Projected contract: Three years, $25.5 million ($8.5 million per year), $15.5 million total guaranteed

OT Jermaine Eluemunor, Las Vegas Raiders

Eluemunor has bounced around the NFL in recent seasons, ultimately reuniting with head coach Josh McDaniels in Las Vegas this offseason after the two crossed paths in New England over the 2019-20 campaigns. To start the season, Eluemunor was part of a competition to earn the right tackle job. After a shaky start, Eluemunor found his footing, with his 80.7 pass-blocking grade since Week 7 the fifth-best mark among right tackles. He's allowed just a 3.0% pressure rate on true pass sets over the span, trailing only Philadelphia Eagles right tackle Lane Johnson and Tampa Bay Buccaneers right tackle Tristan Wirfs.

Eluemunor has historically been a solid pass protector at swing tackle, but he’s also earned a 74.9 run-blocking grade in 2022 that’s a career best by more than 10 grading points, and his 15.7% positively graded run-block rate is the fourth-best mark among right tackles on the season.

Eluemunor’s height (6-foot-4) and shorter arms (33.25 inches, 23rd percentile at tackle) have prevented him from breaking through as a year-to-year starter, but he’s overcome physical limitations throughout his career to provide a high floor as a pass protector on the right side and is someone worth keeping around with a younger offensive line still developing at several spots.

Projected contract: Two years, $7.5 million ($3.75 million per year), $4 million total guaranteed

EDGE Ogbonnia Okoronkwo, Houston Texans

Okoronkwo is coming off the best game of his season, and perhaps career, in Week 16, with seven total pressures — including two sacks and five hurries — to go along with three tackles for loss against the Tennessee Titans. Okoronkwo has earned an 83.9 pass-rushing grade this season with a 19.6% pass-rush win rate that ranks 12th among edge defenders this season and a 14% pressure percentage that ranks 22nd.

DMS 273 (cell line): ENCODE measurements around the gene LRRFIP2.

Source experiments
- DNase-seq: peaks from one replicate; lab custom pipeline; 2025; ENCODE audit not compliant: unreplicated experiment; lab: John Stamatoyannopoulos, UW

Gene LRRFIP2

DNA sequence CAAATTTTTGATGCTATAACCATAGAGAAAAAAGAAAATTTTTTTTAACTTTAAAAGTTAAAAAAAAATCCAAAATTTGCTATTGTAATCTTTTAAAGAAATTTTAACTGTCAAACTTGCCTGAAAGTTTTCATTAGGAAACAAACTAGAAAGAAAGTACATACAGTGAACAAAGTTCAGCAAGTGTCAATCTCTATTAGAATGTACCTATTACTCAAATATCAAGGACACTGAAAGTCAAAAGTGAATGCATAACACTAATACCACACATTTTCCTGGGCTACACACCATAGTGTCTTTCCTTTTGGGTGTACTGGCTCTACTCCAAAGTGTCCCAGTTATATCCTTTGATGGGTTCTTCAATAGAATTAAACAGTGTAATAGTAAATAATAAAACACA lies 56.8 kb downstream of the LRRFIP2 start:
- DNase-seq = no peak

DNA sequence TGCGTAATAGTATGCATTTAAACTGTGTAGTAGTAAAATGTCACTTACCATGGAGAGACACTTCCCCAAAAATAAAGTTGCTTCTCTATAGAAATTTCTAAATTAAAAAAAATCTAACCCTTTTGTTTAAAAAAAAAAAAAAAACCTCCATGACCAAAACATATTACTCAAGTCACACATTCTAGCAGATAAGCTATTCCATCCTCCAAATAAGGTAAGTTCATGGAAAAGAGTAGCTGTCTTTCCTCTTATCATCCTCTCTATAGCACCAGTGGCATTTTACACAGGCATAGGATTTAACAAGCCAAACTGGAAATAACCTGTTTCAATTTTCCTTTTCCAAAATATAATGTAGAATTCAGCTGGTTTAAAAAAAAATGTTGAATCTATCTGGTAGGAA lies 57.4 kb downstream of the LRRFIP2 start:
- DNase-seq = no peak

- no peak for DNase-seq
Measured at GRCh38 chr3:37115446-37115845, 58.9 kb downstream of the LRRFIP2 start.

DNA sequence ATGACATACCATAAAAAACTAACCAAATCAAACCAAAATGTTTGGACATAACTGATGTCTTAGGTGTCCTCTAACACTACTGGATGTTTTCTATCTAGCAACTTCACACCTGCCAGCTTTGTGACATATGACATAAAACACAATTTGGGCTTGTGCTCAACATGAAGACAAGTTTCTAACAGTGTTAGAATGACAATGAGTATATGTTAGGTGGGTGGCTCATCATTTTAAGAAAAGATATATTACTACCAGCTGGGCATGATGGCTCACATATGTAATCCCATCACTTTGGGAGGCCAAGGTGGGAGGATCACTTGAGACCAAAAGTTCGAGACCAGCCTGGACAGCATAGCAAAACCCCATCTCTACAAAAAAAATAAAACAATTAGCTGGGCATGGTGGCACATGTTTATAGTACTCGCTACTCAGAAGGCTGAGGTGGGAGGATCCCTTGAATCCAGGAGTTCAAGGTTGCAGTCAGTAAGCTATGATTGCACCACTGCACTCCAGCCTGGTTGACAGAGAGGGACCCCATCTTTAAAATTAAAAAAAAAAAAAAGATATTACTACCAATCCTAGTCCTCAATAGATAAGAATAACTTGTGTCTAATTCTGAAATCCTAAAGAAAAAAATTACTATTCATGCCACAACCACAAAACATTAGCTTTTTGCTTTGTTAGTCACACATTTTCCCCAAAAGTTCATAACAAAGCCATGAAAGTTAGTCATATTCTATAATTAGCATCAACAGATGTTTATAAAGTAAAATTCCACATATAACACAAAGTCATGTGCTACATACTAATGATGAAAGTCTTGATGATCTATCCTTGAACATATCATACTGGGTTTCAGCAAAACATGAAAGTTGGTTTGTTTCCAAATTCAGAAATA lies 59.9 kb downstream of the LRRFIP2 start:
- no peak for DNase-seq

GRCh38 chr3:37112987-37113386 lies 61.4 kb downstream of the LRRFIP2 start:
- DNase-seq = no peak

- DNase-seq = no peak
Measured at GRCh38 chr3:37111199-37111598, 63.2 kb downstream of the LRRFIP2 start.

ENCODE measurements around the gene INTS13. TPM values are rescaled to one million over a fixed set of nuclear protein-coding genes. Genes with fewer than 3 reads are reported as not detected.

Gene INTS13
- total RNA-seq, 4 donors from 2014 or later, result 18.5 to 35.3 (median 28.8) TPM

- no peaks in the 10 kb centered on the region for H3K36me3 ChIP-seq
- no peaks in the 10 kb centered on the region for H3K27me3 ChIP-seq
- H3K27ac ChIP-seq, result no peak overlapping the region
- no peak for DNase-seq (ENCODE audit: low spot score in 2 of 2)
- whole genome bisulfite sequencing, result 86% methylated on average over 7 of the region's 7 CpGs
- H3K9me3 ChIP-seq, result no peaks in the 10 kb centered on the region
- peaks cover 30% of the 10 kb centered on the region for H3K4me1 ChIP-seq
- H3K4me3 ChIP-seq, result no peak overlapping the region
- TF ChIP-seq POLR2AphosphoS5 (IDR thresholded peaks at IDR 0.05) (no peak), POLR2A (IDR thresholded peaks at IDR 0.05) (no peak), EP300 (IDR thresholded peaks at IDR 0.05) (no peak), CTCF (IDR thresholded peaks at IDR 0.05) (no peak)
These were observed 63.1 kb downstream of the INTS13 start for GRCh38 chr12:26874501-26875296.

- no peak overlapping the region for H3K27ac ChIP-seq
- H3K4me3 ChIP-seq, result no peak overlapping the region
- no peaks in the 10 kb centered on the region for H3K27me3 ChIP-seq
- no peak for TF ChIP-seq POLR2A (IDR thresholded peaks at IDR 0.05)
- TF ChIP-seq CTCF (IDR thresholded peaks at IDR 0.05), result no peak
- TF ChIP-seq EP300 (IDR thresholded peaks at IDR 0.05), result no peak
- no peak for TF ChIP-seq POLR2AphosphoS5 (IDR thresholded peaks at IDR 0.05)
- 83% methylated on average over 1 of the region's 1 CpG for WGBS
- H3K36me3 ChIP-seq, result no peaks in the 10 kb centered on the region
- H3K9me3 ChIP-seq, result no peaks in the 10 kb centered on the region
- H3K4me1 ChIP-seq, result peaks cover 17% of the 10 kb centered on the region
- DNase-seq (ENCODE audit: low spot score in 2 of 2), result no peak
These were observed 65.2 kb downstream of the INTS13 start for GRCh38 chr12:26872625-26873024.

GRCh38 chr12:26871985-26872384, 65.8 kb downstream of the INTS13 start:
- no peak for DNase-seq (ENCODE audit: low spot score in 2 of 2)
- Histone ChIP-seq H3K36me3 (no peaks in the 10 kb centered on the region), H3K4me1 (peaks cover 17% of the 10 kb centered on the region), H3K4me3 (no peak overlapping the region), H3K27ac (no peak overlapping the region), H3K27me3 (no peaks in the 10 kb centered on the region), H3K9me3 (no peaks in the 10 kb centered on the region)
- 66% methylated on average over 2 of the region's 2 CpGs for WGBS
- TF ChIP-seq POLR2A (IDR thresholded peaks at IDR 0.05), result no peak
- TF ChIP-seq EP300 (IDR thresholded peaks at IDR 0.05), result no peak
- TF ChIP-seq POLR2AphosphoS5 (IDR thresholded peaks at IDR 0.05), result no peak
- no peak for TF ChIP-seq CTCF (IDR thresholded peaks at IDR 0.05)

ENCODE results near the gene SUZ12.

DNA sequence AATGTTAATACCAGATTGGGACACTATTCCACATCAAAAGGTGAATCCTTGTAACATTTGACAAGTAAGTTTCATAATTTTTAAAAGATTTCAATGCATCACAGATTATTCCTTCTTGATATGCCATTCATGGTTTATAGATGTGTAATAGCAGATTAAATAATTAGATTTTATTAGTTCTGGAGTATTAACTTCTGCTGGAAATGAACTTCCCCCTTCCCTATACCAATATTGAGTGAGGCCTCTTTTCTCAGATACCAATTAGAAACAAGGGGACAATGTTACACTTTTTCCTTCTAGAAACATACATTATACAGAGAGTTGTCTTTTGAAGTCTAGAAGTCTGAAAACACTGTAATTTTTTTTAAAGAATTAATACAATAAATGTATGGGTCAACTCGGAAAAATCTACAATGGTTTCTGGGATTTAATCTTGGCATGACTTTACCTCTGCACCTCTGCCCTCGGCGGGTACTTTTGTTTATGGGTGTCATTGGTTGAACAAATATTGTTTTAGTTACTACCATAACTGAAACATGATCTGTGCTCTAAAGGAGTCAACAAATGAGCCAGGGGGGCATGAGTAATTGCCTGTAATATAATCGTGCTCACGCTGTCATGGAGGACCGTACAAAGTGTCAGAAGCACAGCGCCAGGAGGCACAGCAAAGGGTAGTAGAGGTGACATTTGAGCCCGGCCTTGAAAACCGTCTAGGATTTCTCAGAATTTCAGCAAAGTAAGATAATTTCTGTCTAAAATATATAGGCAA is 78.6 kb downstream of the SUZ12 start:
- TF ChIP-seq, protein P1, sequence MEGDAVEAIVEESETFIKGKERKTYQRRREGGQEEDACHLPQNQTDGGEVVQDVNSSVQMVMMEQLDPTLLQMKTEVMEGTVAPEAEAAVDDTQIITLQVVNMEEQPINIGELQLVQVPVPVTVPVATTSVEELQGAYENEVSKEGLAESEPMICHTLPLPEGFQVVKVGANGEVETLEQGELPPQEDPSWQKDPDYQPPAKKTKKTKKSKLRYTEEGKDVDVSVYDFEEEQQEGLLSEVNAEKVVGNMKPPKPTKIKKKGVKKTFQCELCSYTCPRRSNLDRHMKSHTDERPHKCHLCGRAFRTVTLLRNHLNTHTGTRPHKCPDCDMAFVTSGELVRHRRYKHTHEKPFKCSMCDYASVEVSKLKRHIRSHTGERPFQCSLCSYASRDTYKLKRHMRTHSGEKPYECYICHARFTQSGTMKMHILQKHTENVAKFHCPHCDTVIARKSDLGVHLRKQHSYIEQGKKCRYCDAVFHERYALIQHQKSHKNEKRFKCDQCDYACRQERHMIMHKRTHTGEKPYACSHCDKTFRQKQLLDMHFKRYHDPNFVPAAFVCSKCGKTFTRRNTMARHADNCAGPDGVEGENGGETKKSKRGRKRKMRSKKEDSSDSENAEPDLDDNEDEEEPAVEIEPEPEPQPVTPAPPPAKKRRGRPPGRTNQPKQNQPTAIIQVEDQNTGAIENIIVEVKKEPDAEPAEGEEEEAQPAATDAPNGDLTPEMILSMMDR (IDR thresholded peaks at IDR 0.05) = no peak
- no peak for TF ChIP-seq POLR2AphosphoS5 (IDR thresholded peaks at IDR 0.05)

The limiting factor for Okoronkwo is his playtime thus far in his career, with his 437 snaps in 2022 a career high by almost 200 snaps. He landed in Houston this season after starting his career with the Los Angeles Rams and has progressively improved as his role has expanded, registering 18 pressures over his past four games. However, there is nonetheless a very small sample size to work off here.

Okoronkwo is a rangy athlete who fits well as a rotational outside linebacker and isn’t a complete liability against the run, earning 70.0-plus grades in back-to-back seasons. This deal is mirrored after another former Houston Texans edge defender in Jacob Martin, who had a similar stretch to close out the 2021 season before ultimately signing a three-year, $13.5 million contract.

Projected contract: Three years, $15 million ($5 million per year), $6.5 million total guaranteed